February '18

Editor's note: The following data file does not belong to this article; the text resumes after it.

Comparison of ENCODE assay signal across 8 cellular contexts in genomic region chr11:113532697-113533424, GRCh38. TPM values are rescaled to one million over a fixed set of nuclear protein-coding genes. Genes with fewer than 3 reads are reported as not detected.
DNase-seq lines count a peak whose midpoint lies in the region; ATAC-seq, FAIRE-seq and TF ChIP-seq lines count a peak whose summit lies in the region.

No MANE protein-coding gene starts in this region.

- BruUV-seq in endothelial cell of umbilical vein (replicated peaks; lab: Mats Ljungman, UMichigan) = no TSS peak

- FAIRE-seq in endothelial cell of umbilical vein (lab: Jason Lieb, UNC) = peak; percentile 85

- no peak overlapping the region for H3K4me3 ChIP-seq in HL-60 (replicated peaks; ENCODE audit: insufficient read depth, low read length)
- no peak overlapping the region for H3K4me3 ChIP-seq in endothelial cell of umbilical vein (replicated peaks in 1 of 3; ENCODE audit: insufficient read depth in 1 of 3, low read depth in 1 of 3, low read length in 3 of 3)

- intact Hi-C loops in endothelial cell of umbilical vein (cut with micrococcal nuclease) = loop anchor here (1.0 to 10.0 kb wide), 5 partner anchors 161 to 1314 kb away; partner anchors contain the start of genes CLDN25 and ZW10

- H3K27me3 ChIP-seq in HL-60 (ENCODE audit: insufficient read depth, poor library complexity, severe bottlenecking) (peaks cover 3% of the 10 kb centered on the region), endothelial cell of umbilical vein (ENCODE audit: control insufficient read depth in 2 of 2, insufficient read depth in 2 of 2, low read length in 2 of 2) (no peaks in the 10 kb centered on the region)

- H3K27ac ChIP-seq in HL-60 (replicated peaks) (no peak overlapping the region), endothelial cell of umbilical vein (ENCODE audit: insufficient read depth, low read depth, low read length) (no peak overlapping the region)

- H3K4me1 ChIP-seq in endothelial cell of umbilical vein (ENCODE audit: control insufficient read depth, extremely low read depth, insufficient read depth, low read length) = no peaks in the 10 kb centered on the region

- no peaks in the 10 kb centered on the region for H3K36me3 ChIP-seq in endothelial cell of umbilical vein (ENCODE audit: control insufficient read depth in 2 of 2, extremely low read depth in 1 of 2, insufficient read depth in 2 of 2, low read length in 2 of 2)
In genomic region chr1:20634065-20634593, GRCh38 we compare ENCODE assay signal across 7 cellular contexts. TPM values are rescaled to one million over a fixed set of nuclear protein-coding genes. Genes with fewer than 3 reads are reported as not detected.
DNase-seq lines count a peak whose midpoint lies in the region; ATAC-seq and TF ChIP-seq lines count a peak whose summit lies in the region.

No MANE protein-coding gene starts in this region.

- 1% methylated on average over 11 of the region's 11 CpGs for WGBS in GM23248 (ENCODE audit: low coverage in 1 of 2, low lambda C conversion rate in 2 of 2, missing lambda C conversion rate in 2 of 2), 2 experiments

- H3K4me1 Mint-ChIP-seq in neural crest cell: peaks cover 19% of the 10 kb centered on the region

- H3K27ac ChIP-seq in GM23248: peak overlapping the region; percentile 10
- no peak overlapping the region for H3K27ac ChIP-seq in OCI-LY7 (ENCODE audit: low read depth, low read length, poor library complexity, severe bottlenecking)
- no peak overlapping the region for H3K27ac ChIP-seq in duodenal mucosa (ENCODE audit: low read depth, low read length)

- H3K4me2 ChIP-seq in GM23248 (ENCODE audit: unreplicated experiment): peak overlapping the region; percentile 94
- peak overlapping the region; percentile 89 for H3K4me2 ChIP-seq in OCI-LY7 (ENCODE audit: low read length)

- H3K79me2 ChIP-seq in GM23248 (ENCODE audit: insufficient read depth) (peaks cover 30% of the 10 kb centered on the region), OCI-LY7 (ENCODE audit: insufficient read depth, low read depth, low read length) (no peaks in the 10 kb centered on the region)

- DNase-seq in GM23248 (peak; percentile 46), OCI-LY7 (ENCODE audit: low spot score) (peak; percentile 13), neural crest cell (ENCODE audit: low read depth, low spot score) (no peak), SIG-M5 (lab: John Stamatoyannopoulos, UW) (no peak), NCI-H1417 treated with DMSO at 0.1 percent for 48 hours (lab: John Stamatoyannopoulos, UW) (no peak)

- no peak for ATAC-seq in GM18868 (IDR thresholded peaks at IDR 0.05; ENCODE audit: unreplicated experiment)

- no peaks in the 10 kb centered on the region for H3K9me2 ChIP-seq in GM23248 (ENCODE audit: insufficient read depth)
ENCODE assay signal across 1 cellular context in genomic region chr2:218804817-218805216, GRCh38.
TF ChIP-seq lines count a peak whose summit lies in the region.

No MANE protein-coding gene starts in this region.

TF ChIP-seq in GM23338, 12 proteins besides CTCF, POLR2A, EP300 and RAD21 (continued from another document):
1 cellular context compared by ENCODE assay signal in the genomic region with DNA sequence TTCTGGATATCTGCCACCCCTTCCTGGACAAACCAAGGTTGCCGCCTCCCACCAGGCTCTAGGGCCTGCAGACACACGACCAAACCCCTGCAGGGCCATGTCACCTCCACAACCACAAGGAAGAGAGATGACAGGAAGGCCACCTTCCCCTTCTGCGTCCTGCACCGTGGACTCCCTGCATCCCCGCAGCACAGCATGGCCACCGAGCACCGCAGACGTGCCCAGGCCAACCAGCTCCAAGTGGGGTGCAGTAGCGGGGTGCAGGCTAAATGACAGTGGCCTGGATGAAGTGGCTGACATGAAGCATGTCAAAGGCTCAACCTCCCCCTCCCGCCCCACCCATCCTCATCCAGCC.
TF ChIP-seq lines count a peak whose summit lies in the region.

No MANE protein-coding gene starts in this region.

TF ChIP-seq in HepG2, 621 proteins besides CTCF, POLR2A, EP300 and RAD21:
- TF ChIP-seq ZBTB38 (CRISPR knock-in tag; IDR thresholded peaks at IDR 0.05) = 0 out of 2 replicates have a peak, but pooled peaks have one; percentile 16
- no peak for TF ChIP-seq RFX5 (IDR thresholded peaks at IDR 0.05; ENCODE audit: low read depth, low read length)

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184 • RV PRO • February 2018 rv-pro.com B U S I N E S S W hen workplace accidents occur, it's critically important to help the injured employees recover and return to their jobs as quickly as possible. Workers compen- sation insurance plays an essential role in this process by paying for medical treatment and protecting employers from civil lawsuits. What's good for employee health, though, can be bad for the bottom line. Experience too many workplace accidents, or fail to identify and deal adequately with fraud, and escalating premiums will take big chunks out of a company's profits. "Workers compensation costs, if not managed well, can put a company out of business," warns Jeffrey M. Adelson, general counsel and managing partner of the National Practice Group, Adelson, Testan, Brundo, Novell & Jimenez in Santa Ana, Calif. Capping Costs When premiums get too high, it's nat- ural to consider dropping coverage alto- gether. Unfortunately, that's not an option. "Employers who do not carry workers compensation insurance are breaking the law," says James J. Moore, president of J&L Risk Management Consultants in Raleigh, N.C. "They are also flirting with bankruptcy, which may well be the only way out if they are hit with a big civil lawsuit. To go bare and hope something doesn't happen is to chase fool's gold." The good news is that employers have been taking steps to bring expenses under control. "Workplace safety has been improving and injuries have been declining in many states in recent years," says Peter M. Burton, senior division executive for state relations at the National Council on Compensation Insurance (NCCI) in Wayne, Pa. There's also been a moderation in medical costs, thanks largely to the use of more economical outpatient treatment. The net result has been downward pressure on insurance bills. "The general trend in workers' com- pensation premiums seems to be static or slightly lower," says Randy Sieberg, president of Workers Compensation Consultants, based in Columbia, Mo. There's one more reason for rate sta- bilization: Workforce participation. "As the economy has picked up in the past few years, more people have entered the workforce," says Daniel C. Free, president and general counsel of Insurance Audit & Inspection in India- napolis. "That creates a larger labor pool, which has helped stabilize costs." Control Risk Of course, conditions vary by state and employer. How can companies control their own workers' compensation bills? Employers can cap costly premiums by training employees in safe work habits, staying alert to fraud and shopping for the best insurance carriers. By Phillip M. Perry Navigating Workers'

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